A Season to Celebrate Art

Introducing the Fall 2021 Issue

judy chicago, alta cover
Penni Gladstone

The Fall 2021 issue of Alta Journal arrives in subscribers’ mailboxes and on newsstands this week. With a cover package devoted to the arts, the issue also comes with a special keepsake booklet presenting some of Jim Harrison’s final poems.

Describing how Harrison (who died in 2016) worked, Alta’s editor and publisher, Will Hearst, could just as easily be describing any of the artists in this gorgeous issue: “It was something he needed to do. Part occupation, part therapy, partly a way to approach the world—to contemplate and reimagine its sadness, finiteness, and also transcendence.”

In other words, art is life itself.

What follows are some of the highlights of the issue. To experience it in full in print (and get your copy of that Harrison booklet), subscribe to Alta Journal.

This essay was adapted from the Alta newsletter, delivered every Thursday.

Bridget Quinn raises the curtain on feminist icon Judy Chicago’s retrospective show at San Francisco’s de Young Museum. This is a homecoming of sorts, since The Dinner Party, probably Chicago’s most famous work, had its debut in San Francisco in 1979. Plus: a conversation with Chicago and a guide to California art shows.

Art critic Charles Desmarais offers an intimate look at the late “funk” artist William T. Wiley, who died in April. “Skillful in all media, he was a masterful draftsman and watercolorist. Yet it was the stories he told—intricate, frantically embellished yarns spelled out in improbable visual contrivances, rebus puzzlers, groan-inducing verbal puns—that both made him famous and stymied critical acceptance,” Desmarais writes.

Meanwhile, Jim Lewis talks to another impossible-to-pin-down creator, Dave Hickey, whose writing on art, culture, and other topics has earned him a MacArthur “genius” grant and a devoted cult following.

Hunter Drohojowska-Philp checks in on the Los Angeles County Museum of Art as the institution undergoes a massive renovation and grapples with questions of representation and inclusion within its galleries.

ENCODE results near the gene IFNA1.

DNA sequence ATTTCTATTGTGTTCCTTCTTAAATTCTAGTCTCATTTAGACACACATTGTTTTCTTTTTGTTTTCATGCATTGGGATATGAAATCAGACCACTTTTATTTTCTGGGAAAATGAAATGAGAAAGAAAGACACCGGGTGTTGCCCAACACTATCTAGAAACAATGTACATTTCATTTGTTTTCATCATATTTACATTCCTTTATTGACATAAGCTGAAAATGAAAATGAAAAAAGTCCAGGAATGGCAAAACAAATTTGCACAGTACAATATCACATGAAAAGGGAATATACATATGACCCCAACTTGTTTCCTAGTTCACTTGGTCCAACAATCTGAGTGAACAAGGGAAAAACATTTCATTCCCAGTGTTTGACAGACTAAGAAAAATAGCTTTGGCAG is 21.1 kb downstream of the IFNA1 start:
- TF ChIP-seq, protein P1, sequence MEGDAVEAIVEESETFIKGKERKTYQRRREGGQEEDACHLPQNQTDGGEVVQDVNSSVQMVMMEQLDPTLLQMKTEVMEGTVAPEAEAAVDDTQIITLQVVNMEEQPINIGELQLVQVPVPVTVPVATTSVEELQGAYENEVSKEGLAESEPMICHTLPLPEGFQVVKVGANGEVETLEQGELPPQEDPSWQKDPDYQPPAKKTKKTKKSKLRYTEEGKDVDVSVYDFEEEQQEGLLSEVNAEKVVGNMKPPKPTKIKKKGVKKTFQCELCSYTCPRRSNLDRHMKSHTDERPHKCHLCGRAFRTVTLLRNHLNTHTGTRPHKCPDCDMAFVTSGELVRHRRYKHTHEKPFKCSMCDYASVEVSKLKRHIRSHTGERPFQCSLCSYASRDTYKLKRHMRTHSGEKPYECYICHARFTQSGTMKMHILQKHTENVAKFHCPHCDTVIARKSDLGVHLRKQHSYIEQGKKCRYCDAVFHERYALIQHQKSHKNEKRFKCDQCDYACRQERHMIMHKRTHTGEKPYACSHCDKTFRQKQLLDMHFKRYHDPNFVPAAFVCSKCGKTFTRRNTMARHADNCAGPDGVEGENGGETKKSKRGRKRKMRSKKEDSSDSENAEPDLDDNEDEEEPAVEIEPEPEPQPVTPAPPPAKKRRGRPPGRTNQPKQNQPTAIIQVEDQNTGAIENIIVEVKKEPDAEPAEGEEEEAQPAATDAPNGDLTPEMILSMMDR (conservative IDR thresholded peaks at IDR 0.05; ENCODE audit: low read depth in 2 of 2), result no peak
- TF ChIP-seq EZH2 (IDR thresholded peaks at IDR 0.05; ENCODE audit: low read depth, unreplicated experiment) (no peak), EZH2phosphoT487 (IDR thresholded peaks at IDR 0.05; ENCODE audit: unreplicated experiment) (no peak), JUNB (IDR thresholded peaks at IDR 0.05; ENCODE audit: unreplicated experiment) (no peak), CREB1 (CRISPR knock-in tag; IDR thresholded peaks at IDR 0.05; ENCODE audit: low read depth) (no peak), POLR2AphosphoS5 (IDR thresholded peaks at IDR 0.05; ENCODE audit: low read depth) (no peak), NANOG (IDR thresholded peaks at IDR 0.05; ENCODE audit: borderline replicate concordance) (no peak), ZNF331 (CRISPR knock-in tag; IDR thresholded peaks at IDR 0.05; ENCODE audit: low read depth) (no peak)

Alta also asked Ishmael Reed, Hiejin Yoo, Teresa Flores, and others to write about works of art they can’t stop thinking about.

Looking for other great reads? Carla Blank looks back at the late avant-garde dancer Anna Halprin, who showed the world the amazing things a human body can do during her century-long lifetime. Denise Hamilton introduces us to Los Angeles’s “creek freaks,” who seek to map—and protect—the city’s natural waterways.

Sydney Love swirls some natural wines with the women at the front of the tasty trend. Does natural wine pair with barbecue? Gustavo Arellano samples some Texas-style brisket and other smoky delights from Orange County’s Heritage Barbecue, where the wait has been as long as six hours. And Robert Ito tells the story of Riverside’s Sherman Indian High School, “the last off-reservation boarding school built by the federal government” to serve Indigenous students. “Where students were once punished for speaking their own languages, tribal languages and customs are now celebrated,” Ito writes.

In our books section, David L. Ulin reads Larry McMurtry and introduces this season’s California Book Club authors: Maxine Hong Kingston, Tommy Orange, and Héctor Tobar. (Sign up for CBC here.) We’ve also got a guide to the books written by Alta Journal contributors, which is perfect for anyone looking to get a jump on holiday gifts for book lovers.

All of that and so much more in the print edition will keep you enthralled during a season filled with art.

Matt Haber has previously worked as an editor at The Village Voice, The New York Observer, and The Atlantic.
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